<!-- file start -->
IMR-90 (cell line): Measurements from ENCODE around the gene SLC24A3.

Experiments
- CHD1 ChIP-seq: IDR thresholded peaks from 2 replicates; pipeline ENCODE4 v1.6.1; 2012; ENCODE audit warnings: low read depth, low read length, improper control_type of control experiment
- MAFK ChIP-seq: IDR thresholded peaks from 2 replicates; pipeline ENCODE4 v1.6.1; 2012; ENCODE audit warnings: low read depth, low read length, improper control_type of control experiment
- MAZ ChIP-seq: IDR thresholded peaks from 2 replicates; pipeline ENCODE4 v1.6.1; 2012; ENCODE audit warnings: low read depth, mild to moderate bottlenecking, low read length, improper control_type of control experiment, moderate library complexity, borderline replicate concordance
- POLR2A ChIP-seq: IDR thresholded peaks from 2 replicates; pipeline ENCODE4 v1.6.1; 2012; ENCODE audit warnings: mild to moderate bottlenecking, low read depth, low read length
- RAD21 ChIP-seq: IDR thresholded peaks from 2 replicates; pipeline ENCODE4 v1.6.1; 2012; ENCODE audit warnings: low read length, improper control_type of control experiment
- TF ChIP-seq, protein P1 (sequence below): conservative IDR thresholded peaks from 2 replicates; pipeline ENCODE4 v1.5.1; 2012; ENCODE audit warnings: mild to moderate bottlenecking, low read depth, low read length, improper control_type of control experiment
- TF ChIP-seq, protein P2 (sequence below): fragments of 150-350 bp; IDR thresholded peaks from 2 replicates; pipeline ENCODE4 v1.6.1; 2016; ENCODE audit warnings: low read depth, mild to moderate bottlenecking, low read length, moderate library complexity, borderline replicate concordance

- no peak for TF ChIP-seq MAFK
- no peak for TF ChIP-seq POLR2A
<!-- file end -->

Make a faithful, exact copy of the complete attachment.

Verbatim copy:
IMR-90 (cell line): Measurements from ENCODE around the gene SLC24A3.

Experiments
- CHD1 ChIP-seq: IDR thresholded peaks from 2 replicates; pipeline ENCODE4 v1.6.1; 2012; ENCODE audit warnings: low read depth, low read length, improper control_type of control experiment
- MAFK ChIP-seq: IDR thresholded peaks from 2 replicates; pipeline ENCODE4 v1.6.1; 2012; ENCODE audit warnings: low read depth, low read length, improper control_type of control experiment
- MAZ ChIP-seq: IDR thresholded peaks from 2 replicates; pipeline ENCODE4 v1.6.1; 2012; ENCODE audit warnings: low read depth, mild to moderate bottlenecking, low read length, improper control_type of control experiment, moderate library complexity, borderline replicate concordance
- POLR2A ChIP-seq: IDR thresholded peaks from 2 replicates; pipeline ENCODE4 v1.6.1; 2012; ENCODE audit warnings: mild to moderate bottlenecking, low read depth, low read length
- RAD21 ChIP-seq: IDR thresholded peaks from 2 replicates; pipeline ENCODE4 v1.6.1; 2012; ENCODE audit warnings: low read length, improper control_type of control experiment
- TF ChIP-seq, protein P1 (sequence below): conservative IDR thresholded peaks from 2 replicates; pipeline ENCODE4 v1.5.1; 2012; ENCODE audit warnings: mild to moderate bottlenecking, low read depth, low read length, improper control_type of control experiment
- TF ChIP-seq, protein P2 (sequence below): fragments of 150-350 bp; IDR thresholded peaks from 2 replicates; pipeline ENCODE4 v1.6.1; 2016; ENCODE audit warnings: low read depth, mild to moderate bottlenecking, low read length, moderate library complexity, borderline replicate concordance

- no peak for TF ChIP-seq MAFK
- no peak for TF ChIP-seq POLR2A